World Resources: Large deposits of boron resources containing high B2O3 content occur in southern California and in Turkey. U.S. deposits consist primarily of tincal, kernite, and borates contained in brines, and to a lesser extent ulexite and colemanite. About 70% of all Turkish deposits are colemanite. Small deposits are being mined in South America. At current levels of consumption, world resources are adequate for the foreseeable future.
Substitutes: The substitution of other materials for boron is possible in detergents, enamel, insulation, and soaps. Sodium percarbonate can replace borates in detergents and requires lower temperatures to undergo hydrolysis, which is an environmental consideration. Some enamels can use other glass-producing substances, such as phosphates. Insulation substitutes include cellulose, foams, and mineral wools. In soaps, sodium and potassium salts of fatty acids can act as cleaning and emulsifying agents.
Boron Producers Etimine - http://www.etimine.com/ - Turkish producer of anhydrous borax, borax pentahydrate, borax decahydrate, boric acid, and boron oxide.
Rio Tinto Minerals (NYSE: RIO) - http://www.riotinto.com/ourproducts/20170_diamonds_minerals.asp - Supplies 40% of global demand for refined borates. They operate a mine in Boron, California, as well as the Tincalayau mine in South America
Searles Valley Minerals
Minera Santa Rita S.R.L. - boron producer in ARgentina
Corporacion Minera de Bolivia (COMIBOL)
Quimica e Industrial del Borax Limitada - Chilean borate producer
Indo Borax & Chemical Ltd. - borax and boric acid plants in Pithampur, Madhya Pradesh, India
Erin Ventures - Piskanja borate deposit in southern Serbia
American Borate Co.
AXT, Inc - manufactures and sells raw materials to the semiconductor substrate industry through joint ventures in China. These materials include boron, arsenic, gallium, and germanium.
American Lithium Minerals (OTC: AMLM)
American Elements - http://www.americanelements.com/bb.html - Ferroboron, boron carbide, boron nitride, boric acid, boron phosphate, and potassium tetrafluoroborate.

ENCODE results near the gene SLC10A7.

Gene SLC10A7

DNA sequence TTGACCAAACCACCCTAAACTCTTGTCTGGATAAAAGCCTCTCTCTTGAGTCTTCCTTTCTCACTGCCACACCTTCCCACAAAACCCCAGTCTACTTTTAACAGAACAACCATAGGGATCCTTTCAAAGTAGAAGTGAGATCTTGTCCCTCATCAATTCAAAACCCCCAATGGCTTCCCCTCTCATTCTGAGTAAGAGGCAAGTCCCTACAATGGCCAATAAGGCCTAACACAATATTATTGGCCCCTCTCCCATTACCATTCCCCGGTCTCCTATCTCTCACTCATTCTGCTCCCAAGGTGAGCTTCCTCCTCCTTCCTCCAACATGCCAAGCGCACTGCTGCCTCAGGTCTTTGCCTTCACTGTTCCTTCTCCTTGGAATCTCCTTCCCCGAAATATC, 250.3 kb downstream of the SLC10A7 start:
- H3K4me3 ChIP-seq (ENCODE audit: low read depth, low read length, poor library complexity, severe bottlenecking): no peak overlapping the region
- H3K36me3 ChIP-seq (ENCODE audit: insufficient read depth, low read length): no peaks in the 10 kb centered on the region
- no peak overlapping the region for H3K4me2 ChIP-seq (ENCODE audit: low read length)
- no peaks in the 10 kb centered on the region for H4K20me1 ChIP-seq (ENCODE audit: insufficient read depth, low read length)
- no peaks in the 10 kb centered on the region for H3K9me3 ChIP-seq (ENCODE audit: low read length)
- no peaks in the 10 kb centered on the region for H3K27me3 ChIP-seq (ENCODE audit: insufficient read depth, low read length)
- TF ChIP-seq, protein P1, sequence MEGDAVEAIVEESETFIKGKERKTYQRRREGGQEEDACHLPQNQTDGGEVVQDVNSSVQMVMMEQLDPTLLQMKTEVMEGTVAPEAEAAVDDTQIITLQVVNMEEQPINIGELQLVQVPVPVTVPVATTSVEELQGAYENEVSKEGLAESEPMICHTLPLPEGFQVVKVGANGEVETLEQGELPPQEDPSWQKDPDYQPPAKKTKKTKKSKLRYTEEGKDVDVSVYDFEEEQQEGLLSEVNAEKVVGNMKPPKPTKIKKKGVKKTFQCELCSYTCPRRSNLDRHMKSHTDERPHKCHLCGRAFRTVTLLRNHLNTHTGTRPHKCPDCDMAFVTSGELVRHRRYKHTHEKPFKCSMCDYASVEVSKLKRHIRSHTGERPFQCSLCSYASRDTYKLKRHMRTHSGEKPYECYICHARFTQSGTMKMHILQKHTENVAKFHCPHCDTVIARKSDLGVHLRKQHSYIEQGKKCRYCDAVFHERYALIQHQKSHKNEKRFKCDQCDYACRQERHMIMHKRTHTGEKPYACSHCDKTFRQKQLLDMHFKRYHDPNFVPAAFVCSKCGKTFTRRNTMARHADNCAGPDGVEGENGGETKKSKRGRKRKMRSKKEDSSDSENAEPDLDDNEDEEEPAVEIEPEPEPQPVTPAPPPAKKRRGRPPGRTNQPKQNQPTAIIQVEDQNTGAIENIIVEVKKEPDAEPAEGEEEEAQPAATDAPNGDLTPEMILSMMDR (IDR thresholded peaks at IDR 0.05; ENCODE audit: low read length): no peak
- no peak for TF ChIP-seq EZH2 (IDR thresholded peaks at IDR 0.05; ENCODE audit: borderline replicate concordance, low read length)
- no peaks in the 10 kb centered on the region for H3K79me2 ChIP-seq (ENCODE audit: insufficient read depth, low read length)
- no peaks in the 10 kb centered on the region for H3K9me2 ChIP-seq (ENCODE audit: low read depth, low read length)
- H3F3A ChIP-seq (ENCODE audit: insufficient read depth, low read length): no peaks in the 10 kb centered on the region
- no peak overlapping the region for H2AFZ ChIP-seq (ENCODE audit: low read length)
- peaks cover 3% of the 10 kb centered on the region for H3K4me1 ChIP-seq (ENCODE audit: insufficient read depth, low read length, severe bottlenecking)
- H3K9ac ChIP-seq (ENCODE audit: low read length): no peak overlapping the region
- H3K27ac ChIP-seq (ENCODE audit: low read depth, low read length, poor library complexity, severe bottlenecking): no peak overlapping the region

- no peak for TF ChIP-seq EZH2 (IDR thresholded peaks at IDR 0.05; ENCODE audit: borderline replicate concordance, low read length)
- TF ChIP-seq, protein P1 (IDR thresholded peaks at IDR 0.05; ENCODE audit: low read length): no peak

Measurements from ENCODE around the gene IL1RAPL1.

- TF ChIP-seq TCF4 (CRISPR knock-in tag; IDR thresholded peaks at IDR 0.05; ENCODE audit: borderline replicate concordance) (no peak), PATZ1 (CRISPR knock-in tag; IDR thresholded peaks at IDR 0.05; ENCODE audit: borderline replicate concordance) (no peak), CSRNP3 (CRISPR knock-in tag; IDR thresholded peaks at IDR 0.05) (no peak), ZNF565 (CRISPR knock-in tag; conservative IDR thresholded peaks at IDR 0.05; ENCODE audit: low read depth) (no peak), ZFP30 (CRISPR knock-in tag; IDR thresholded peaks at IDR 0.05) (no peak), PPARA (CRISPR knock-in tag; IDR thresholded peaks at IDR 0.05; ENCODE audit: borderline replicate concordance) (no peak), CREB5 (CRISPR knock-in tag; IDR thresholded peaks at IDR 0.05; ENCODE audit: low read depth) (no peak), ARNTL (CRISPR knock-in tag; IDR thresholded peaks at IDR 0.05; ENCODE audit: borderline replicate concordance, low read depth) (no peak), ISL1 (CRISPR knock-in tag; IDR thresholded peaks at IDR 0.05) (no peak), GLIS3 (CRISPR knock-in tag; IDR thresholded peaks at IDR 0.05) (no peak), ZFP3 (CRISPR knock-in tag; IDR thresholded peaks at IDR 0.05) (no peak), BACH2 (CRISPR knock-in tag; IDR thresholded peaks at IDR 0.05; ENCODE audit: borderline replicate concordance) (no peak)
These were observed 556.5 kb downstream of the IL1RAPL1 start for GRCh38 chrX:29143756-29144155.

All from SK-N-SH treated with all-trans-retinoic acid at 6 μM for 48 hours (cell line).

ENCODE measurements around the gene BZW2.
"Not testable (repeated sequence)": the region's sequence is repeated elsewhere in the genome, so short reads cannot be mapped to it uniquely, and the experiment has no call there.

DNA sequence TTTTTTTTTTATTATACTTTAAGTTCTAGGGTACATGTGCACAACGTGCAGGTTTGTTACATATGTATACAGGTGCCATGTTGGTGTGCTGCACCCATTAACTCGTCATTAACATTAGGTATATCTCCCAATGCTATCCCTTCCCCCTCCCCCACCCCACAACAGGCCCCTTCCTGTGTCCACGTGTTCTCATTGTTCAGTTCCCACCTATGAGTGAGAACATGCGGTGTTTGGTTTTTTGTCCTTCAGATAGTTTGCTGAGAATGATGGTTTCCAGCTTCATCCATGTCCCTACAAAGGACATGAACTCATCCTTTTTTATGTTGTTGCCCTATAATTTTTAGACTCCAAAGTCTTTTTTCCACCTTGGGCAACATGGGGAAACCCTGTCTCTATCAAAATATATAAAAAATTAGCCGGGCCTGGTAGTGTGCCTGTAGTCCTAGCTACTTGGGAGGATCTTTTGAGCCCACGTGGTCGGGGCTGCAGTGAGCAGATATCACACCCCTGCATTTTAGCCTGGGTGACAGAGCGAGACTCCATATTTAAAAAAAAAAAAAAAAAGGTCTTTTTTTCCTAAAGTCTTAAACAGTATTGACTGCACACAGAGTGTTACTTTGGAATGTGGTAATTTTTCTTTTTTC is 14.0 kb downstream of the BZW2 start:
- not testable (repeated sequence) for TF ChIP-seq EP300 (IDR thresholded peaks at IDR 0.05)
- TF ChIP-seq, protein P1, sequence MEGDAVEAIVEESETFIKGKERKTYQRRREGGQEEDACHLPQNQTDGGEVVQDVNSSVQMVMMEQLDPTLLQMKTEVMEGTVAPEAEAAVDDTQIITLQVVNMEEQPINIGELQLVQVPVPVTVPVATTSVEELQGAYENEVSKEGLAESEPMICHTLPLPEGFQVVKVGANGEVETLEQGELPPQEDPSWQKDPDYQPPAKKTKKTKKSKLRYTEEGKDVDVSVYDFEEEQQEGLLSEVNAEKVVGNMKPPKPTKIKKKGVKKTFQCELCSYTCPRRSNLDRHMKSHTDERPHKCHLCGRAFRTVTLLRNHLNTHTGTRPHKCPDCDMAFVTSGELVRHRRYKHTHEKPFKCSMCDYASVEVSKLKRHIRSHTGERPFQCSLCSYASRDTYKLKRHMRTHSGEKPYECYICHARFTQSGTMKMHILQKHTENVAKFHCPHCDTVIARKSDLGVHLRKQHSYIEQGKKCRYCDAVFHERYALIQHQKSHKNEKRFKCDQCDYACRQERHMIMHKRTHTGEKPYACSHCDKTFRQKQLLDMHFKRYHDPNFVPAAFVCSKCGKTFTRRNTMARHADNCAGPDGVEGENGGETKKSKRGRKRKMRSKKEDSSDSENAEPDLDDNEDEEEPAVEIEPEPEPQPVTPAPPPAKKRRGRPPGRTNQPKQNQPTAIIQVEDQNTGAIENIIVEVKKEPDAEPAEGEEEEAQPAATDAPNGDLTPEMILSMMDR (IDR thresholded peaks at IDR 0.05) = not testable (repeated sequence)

Dajin Resources (CVE: DJI) - Salinas Grandes boron, potash, and lithium project in Argentina
(wiki) - Boron on Wikipedia
Boron News 2011-08-08 - (mw) - Erin pursues strategic partners for boron project
2011-08-01 - (hdn) - Government says it won't privatize boron
2011-08-01 - (po) - A bit of boron, a pinch of palladium: One-stop shop for the Suzuki reaction
2011-07-05 - (bl) - Rio Tinto expands boron, lithium search in Serbia, Tanjug says
2011-06-30 - (ntw) - Boron nitride nanoribbons as good as their carbon counterparts
2011-06-28 - (po) - Splitsville for boron nitride nanotubes
2011-06-27 - (im) - Erin Ventures to start drill at Serbian boron project in weeks
2011-06-20 - (nw) - Boron nitride nanotubes could form the basis for fluorescent cell sensors
2011-06-14 - (fc) - Dairy farmers fight radiation with boron
2011-06-14 - (tz) - ETI head takes on nationalistic rhetoric on boron reserves
2011-06-10 - (hai) - Boron: From fishing rods to flares
2011-06-02 - (im) - Boron markets continue march up on strong demand, weak supply
2011-05-27 - (mw) - South Korea to help Japan restore boron stock according to Merchant Research & Consulting, Ltd.
2010-11-19 - (po) - Bulky molecules trap boron compounds into a never-before-seen structural arrangement
2010-11-09 - (nw) - The rise of white graphene
2010-10-20 - (mw) - Drilling operations begin at Dajin's Salinas Grandes/Guayatayoc boron, lithium, potash project
2010-03-18 - (mw) - American Lithium Minerals releases plans for development of its recently acquired Borate Hills Properties
2010-02-01 - (po) - Boron fertilizer increases production of wheat, cotton